No sweeping statements, no bullish intent: Why the Wallabies won't get swept up in Bledisloe buzz

International
by Christy Doran

No unfounded statements, no bullish intent, only a "challenge" and an "opportunity" to take it to the All Blacks on their own soil, end the hoodoo and keep the Bledisloe Cup alive.

That's how Wallabies captain Michael Hooper responded when asked about Eden Park on the eve of Bledisloe II.

"I feel great about the opportunity that it presents us," Hooper responded following his side's captain's run at Eden Park, when asked about how he views the venue.

"It (the match) wasn’t a certainty even two weeks ago - it was unsure we’d be here - playing this game and I’m thankful we are." 

Be there for the third Bledisloe Cup clash at Sydney’s ANZ Stadium, Saturday 31 October. Tickets HERE

Hooper has seen this script too often before. Just when the Wallabies think they are in with a chance to reclaim the Bledisloe Cup, the All Blacks let their actions on the field do the talking and deliver a statement of their own.

The Wallabies arrived at Eden Park on the back of home wins in 2015 and 2019 needing only a draw to win back the Cup for the first time since 2002, but on each occasion were sent packing in the most unceremonious fashion.

In truth, the Wallabies have been sent packing every year for the past 34 years - a losing streak that stands at 19 Tests against the All Blacks.

But during a dry and straight press conference, Hooper, for just a split moment, showed how excited he is to try and break that streak.

Reminded by a reporter that he's always enjoyed a "challenge", Hooper was asked whether the Eden Park Bledisloe fixture was his favourite Test of the year. 

After initially playing a straight bat to the question, Hooper's inner-passion revealed itself.

"It’s pretty special to play any Test," he said.

"The Kiwis have been the benchmark for so long - an outstanding team - and we get the challenge to play them at their home.

"I’m pretty amped for it, I’m not going to lie," he quipped.

Nor are the Wallabies the only international side that have struggled at Eden Park.

The All Blacks haven't been beaten there since the French ambushed them in 1994, which also happened to be the last time they played a Test at Eden Park on a Sunday.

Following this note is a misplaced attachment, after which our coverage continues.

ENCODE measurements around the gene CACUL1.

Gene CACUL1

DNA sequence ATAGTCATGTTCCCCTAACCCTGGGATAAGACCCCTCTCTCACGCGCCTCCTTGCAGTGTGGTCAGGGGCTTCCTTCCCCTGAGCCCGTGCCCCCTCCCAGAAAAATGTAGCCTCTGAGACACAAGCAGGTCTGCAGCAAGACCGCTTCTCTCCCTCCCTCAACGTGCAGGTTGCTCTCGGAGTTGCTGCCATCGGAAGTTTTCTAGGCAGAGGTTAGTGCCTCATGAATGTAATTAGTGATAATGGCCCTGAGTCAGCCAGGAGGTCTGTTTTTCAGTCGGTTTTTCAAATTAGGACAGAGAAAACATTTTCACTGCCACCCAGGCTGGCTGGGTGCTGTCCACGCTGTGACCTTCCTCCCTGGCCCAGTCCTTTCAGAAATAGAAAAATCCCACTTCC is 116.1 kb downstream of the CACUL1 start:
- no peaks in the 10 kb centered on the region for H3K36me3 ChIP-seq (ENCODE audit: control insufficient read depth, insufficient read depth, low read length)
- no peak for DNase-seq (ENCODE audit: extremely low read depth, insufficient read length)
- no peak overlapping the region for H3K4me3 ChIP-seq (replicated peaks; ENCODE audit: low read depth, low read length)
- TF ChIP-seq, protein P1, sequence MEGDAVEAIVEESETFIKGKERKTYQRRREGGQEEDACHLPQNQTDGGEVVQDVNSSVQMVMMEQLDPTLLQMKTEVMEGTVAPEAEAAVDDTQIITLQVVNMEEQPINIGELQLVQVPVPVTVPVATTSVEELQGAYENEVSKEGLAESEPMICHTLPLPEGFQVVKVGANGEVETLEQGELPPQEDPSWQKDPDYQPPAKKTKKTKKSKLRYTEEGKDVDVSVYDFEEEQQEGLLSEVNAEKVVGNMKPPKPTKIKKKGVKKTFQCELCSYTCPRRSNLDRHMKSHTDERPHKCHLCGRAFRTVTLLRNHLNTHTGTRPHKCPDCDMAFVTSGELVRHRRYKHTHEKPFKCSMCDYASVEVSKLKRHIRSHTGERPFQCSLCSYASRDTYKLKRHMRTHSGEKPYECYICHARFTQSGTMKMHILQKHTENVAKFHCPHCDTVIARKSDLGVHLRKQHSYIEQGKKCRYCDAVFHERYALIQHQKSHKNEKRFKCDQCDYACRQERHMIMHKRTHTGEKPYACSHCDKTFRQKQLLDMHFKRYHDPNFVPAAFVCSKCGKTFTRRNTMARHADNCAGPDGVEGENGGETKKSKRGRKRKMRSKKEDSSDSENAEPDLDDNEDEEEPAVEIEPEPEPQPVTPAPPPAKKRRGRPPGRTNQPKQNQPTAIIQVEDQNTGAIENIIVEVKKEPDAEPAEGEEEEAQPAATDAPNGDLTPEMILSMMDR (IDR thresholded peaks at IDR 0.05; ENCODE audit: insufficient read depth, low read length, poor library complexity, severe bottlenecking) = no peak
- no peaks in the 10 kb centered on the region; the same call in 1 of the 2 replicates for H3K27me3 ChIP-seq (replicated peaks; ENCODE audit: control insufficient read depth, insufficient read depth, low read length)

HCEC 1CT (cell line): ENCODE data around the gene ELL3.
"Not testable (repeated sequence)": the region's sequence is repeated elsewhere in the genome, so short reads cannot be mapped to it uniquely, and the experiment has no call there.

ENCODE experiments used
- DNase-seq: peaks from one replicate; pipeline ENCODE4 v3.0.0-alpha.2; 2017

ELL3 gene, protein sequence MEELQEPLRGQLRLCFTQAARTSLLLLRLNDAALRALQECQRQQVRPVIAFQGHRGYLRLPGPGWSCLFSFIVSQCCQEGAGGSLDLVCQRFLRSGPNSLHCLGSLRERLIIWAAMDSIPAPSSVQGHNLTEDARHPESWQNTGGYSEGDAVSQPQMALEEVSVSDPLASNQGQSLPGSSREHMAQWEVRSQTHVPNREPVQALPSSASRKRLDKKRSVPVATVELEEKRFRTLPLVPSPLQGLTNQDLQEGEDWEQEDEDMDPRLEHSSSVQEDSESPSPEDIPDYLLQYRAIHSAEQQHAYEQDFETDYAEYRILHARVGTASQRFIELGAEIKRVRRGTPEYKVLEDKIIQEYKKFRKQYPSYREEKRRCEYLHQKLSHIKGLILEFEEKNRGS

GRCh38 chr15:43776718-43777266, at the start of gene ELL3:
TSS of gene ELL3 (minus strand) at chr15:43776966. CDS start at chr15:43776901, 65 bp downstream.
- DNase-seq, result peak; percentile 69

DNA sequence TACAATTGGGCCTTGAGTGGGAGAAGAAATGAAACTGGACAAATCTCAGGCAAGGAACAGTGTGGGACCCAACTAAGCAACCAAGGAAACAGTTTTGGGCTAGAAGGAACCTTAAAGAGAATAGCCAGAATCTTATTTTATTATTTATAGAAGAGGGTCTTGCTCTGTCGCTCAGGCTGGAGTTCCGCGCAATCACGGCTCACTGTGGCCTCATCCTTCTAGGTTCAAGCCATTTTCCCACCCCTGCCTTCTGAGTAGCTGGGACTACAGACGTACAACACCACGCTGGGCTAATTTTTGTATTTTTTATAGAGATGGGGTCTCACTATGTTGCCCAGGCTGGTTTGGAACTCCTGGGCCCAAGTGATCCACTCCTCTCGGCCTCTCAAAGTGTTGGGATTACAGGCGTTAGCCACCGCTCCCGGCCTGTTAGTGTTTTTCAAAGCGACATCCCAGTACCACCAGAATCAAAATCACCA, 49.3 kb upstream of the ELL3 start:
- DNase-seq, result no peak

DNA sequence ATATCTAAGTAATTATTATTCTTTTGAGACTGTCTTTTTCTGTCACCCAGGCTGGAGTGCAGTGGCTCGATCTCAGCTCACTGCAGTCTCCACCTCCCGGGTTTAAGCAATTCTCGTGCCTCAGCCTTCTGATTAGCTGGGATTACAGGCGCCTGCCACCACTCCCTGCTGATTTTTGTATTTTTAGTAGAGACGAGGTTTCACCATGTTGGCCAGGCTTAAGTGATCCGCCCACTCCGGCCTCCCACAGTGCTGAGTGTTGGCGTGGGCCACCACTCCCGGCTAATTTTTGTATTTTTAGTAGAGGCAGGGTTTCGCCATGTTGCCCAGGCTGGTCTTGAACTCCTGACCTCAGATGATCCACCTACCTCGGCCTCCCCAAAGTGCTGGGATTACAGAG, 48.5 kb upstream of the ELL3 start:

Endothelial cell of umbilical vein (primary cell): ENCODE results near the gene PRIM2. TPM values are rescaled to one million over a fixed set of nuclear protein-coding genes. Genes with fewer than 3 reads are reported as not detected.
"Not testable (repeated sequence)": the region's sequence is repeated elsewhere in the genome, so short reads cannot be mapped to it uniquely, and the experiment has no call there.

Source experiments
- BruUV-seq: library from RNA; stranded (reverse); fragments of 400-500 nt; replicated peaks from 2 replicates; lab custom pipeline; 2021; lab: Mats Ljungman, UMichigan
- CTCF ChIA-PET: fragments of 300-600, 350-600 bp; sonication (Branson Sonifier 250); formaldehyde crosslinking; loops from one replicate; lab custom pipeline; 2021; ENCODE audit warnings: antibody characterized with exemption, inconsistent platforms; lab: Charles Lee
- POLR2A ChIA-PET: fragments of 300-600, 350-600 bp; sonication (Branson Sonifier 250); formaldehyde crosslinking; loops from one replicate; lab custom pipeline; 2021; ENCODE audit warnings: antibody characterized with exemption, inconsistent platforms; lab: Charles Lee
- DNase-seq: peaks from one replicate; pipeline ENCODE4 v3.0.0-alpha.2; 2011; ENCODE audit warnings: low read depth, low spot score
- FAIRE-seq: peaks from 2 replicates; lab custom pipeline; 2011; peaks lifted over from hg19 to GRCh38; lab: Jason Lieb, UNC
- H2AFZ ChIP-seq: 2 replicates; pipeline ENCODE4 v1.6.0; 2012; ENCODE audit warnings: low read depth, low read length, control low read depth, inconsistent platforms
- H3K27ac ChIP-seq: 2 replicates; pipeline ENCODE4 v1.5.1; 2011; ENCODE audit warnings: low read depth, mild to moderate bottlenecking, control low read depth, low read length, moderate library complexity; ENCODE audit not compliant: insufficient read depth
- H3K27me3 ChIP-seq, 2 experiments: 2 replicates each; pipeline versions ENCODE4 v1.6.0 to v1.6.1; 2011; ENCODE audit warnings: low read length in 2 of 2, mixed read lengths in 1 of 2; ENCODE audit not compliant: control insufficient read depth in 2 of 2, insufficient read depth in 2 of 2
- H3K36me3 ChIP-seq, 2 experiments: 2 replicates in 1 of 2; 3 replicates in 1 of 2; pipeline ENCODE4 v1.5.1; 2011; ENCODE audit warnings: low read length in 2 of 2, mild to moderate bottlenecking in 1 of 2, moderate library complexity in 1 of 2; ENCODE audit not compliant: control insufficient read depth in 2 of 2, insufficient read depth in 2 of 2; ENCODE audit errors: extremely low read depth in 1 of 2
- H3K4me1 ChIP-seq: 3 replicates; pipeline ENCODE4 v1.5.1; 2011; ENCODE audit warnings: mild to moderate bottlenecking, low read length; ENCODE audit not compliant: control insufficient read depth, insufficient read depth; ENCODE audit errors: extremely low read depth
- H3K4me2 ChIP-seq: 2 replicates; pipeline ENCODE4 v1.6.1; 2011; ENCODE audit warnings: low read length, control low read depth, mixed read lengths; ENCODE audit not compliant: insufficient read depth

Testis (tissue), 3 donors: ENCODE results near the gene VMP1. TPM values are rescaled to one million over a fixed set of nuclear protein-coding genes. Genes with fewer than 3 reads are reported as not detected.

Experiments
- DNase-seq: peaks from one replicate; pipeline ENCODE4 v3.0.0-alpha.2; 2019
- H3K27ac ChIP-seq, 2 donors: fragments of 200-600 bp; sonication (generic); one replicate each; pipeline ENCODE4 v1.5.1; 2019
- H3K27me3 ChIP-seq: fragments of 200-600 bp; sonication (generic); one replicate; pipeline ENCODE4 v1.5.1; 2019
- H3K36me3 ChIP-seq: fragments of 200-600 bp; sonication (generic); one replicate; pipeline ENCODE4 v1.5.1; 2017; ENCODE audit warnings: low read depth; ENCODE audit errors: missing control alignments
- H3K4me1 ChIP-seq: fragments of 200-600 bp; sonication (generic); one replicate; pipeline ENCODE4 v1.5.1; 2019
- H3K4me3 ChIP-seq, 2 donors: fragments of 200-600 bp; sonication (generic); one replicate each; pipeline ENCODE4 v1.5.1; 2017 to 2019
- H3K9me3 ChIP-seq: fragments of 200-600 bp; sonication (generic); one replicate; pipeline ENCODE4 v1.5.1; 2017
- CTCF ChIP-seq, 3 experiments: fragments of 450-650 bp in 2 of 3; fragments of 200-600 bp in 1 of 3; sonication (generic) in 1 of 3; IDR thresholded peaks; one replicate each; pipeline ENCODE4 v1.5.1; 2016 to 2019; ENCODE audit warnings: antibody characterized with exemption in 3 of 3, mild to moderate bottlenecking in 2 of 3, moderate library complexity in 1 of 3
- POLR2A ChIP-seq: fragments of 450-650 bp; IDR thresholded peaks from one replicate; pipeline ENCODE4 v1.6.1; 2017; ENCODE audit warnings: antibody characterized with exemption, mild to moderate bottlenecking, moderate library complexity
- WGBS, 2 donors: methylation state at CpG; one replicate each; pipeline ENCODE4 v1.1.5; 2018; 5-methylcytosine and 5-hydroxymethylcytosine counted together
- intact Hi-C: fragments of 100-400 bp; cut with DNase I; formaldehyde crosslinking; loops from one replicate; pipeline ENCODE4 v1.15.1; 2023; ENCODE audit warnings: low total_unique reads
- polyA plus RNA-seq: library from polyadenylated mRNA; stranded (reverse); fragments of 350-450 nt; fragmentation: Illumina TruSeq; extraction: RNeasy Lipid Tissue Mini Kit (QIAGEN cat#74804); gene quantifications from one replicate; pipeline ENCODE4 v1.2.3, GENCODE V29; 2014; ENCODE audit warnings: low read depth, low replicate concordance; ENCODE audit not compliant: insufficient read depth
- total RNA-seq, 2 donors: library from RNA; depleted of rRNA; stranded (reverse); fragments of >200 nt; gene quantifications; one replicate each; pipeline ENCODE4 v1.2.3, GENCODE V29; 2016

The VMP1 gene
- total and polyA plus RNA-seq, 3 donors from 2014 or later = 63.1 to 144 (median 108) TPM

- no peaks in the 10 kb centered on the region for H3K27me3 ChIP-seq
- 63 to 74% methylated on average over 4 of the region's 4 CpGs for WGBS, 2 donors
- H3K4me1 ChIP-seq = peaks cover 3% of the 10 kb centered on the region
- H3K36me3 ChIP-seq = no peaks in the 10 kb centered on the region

One of the few figures within the Wallabies camp that has had some success at the venue is new coach Dave Rennie.

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The highly respected coach - who should not have been lost to New Zealand rugby and coaching the Wallabies, according to Sir Graham Henry - didn't lose once there during his six-year reign at the Chiefs.

Rennie knows Test footy is a "different cup of tea", but he also quite rightly pointed out that at some stage that streak was going to end.

“At some stage the All Blacks are going to lose a game at Eden Park, why not this Sunday?" he said.

Hooper said that Rennie hadn't provided any foolproof formula but attempted to play down the mystique of the venue.

"He hasn’t called upon too much of his time there at the Chiefs but what we do know is it’s a great opportunity for us at Eden Park," he said.

"It is the same sized oval as last week, albeit in a different place and a full stadium which is so exciting.

"It’s a great opportunity for our team and a challenge for us this week which we’re pretty keen for at 4 O’clock (2pm AEDT) tomorrow.

"I’m sure Dave is too. It probably sucks more for the staff that they can’t actually take the field and have to go up into the box. We’re the lucky ones that get to run out on the deck tomorrow."

LISTEN UP! Wallabies half-back Nic White joins host Nick McArdle, former Australian fullback Greg Martin and RUGBY.com.au journalist Christy Doran on The Rugby Nation to dissect Bledisloe I and look ahead to Eden Park

Not only are there going to be 47,000 New Zealand fans cheering from the stands, the Wallabies are bracing from a response from the All Blacks.

All week the All Blacks' senior figures, including assistant coach John Plumtree who questioned the legality of the Wallabies' "off-ball tactics", have spoken about the need to address their physicality.

Hooper, however, played down the extra focus on the physical nature of last week's Bledisloe opener.

"It’s a part of most test matches, it’s just been brought to attention so it’s nothing new for us in this arena," he said.

"It’s pretty constant in these fixtures. Thinking more of the same there tomorrow."